Written by Staff Writer
Ryan Hosier and John Pye, CNN
Even the most diehard fans of Notre Dame football probably haven’t heard of the Warriors TUCSON DEFENDERS
At the deaf community center at St. James the Great Episcopal Church, the hearing impaired school is known as the Institute for the Deaf and Hard of Hearing.
“They are a very well known team,” says Rita Westby, who takes special pride in the city where her son Alex Pye’s heard-impaired team has been competing since 2015. “We’re always the underdogs.”
St James the Great Episcopal Church is where the Riverside University High School TUCSON DEFENDERS play their games. Credit: Ryan Hosier
Her son plays a spot on the predominantly deaf team. The last seven players on the team are considered TUCSON DEFENDERS; there are about 60 players on the entire team. “They are fighting to win,” she says.
Watch a video with instructions for playing trombone and guitar at St. James the Great Episcopal Church. Credit: Ryan Hosier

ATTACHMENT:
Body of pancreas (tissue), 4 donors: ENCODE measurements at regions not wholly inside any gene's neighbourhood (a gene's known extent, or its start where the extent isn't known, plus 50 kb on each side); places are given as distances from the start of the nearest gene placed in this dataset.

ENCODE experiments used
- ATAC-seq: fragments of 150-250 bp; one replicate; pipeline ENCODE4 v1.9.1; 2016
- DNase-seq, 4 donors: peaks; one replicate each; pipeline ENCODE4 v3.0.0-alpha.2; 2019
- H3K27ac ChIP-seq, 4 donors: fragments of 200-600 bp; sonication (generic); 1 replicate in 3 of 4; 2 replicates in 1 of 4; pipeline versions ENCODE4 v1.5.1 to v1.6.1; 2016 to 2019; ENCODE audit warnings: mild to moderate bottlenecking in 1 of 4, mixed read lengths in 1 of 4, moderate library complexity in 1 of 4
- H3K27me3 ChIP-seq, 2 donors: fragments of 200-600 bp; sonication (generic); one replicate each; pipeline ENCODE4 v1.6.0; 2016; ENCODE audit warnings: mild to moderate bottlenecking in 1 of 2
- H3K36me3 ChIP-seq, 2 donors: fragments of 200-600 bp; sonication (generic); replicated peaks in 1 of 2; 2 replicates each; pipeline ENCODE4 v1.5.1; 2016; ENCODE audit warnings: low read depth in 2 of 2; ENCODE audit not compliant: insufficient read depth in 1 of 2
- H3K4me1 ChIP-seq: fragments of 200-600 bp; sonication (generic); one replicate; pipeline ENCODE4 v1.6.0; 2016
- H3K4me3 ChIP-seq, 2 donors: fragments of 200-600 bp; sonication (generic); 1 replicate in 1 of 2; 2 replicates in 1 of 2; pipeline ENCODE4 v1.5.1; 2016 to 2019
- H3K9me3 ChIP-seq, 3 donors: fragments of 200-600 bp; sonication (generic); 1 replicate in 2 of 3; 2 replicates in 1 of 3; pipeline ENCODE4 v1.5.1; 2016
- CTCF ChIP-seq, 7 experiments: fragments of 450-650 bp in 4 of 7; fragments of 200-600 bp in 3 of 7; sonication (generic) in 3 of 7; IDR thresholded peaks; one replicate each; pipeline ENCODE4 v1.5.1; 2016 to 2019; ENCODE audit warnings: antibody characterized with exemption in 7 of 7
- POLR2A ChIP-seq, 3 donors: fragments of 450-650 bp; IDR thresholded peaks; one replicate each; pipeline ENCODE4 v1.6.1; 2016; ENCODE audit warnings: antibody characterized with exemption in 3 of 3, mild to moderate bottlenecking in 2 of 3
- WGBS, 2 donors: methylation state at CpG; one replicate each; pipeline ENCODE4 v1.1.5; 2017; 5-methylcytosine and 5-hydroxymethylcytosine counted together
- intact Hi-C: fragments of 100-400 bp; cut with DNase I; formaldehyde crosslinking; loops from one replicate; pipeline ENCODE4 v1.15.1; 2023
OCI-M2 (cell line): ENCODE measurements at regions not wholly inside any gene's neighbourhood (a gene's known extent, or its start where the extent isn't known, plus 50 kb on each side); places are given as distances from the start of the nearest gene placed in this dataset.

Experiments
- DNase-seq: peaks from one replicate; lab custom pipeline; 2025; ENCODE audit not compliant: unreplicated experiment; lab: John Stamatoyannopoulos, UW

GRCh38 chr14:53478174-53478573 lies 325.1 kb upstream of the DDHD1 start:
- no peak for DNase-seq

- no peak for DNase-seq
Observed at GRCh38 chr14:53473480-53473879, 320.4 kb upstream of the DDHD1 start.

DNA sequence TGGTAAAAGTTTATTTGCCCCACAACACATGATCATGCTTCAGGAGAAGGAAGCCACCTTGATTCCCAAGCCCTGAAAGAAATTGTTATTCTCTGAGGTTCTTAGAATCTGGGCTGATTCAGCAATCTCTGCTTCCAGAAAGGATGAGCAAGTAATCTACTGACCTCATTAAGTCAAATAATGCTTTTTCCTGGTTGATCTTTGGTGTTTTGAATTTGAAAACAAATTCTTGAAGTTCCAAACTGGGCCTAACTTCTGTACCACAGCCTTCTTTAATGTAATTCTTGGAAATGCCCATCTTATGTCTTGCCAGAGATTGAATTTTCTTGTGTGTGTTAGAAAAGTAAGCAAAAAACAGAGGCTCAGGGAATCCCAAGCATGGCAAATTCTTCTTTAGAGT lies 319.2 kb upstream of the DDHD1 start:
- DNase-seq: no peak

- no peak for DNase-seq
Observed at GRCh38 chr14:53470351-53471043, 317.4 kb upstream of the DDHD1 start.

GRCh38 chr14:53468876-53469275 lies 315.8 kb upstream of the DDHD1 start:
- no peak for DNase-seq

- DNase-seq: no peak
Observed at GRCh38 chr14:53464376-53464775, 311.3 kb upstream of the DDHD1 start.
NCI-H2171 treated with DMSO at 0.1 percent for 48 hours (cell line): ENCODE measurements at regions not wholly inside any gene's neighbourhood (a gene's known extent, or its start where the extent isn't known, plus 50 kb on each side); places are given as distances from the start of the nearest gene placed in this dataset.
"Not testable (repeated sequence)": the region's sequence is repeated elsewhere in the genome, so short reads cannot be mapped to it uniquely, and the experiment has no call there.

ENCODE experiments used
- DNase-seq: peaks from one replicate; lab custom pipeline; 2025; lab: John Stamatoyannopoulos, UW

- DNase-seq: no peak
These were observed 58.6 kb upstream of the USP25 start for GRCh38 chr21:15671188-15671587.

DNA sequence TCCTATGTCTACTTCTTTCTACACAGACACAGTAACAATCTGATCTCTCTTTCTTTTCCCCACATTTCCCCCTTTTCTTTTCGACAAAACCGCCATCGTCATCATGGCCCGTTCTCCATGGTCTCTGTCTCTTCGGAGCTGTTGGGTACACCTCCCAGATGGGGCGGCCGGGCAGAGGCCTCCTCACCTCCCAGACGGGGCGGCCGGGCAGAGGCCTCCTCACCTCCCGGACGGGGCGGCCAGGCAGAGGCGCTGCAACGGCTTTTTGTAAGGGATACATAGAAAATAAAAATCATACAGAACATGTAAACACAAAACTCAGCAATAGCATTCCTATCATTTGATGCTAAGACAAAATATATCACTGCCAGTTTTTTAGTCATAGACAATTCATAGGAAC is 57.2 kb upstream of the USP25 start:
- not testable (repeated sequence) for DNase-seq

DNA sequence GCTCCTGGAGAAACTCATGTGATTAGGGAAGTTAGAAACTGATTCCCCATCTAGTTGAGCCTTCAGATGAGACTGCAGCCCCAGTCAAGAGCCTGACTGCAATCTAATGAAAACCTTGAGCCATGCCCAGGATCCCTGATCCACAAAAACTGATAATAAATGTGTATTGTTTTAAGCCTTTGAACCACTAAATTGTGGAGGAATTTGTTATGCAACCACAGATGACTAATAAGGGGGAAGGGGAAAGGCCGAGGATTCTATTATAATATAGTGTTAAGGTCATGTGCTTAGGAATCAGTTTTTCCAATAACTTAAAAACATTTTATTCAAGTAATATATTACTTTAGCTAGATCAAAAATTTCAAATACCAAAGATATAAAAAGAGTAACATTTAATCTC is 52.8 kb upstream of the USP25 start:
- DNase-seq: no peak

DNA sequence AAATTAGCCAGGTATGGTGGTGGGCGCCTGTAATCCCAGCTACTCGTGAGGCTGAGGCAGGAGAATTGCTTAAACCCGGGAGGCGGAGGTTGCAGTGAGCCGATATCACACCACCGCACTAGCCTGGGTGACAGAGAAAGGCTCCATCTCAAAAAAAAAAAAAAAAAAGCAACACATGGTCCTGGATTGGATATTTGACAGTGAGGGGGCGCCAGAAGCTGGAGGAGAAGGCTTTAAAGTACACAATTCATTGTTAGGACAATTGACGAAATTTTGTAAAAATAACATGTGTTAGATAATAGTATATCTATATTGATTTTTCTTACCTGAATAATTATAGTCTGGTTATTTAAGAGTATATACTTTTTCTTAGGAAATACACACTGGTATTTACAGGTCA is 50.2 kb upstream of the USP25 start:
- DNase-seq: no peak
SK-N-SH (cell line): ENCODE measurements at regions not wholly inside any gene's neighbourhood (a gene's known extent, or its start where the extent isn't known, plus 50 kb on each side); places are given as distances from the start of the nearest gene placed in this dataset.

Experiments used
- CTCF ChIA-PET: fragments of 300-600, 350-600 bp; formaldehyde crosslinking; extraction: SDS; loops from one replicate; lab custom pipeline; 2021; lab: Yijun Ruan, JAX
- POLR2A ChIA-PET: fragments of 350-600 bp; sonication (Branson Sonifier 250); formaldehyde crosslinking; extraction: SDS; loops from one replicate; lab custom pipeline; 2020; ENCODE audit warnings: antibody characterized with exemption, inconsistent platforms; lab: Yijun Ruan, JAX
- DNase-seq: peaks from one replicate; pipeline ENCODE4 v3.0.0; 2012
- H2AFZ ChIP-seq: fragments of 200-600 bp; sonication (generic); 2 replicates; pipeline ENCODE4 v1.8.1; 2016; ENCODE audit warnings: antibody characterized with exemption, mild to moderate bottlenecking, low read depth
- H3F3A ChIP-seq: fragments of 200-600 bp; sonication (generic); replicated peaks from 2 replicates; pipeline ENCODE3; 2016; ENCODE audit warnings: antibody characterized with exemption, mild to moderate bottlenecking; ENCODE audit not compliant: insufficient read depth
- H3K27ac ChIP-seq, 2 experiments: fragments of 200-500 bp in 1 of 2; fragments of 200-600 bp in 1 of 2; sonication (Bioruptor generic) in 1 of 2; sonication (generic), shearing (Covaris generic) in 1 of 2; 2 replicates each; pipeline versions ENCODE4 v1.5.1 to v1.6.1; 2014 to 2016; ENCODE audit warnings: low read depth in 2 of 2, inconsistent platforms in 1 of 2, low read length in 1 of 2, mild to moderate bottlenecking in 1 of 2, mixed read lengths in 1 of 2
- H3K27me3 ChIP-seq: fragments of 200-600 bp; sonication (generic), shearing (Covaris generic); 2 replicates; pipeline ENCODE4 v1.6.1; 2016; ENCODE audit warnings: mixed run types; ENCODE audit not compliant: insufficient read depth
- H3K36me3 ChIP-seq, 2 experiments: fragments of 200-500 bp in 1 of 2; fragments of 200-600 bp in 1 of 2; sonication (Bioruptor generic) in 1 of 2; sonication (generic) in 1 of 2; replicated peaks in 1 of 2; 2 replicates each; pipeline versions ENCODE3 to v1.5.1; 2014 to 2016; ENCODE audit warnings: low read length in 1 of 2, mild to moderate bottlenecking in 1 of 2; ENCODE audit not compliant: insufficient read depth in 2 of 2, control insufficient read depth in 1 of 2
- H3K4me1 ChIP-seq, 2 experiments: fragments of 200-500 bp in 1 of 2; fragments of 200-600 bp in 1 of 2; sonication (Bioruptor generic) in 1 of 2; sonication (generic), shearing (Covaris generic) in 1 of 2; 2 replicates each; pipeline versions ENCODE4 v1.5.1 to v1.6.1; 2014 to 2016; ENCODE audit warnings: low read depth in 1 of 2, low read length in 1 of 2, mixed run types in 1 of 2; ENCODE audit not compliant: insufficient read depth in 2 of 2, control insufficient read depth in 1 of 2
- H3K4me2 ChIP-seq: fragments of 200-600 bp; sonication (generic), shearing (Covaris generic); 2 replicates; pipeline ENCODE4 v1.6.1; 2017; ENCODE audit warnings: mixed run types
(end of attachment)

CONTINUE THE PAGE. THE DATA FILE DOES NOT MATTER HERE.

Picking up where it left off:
Contrary to early reports, football players at Riverside University High School aren’t blind but have turned what is perceived as a disadvantage into a strength.
The players practice in a football complex within the walls of St. James the Great Episcopal Church. (Riverside University is the only school of its kind in the area.) The grounds are surrounded by air conditioned classrooms so the students can focus on the football skills they must hone to play.
Riverside University High School football team Credit: Ryan Hosier
When the football players were first selected to play in the deaf football league, they weren’t very good, coach Pat Hausch says.
Hausch, a professional disc jockey who plays a key role in creating and running the team, says the players learned the nuances of the game from watching films of games and watching other teams.
The team prepared for training camp by playing a small local league on the weekends to test their skills and convince people that they were a good bet to make the team.
“I think they’ve overcome a lot of that.”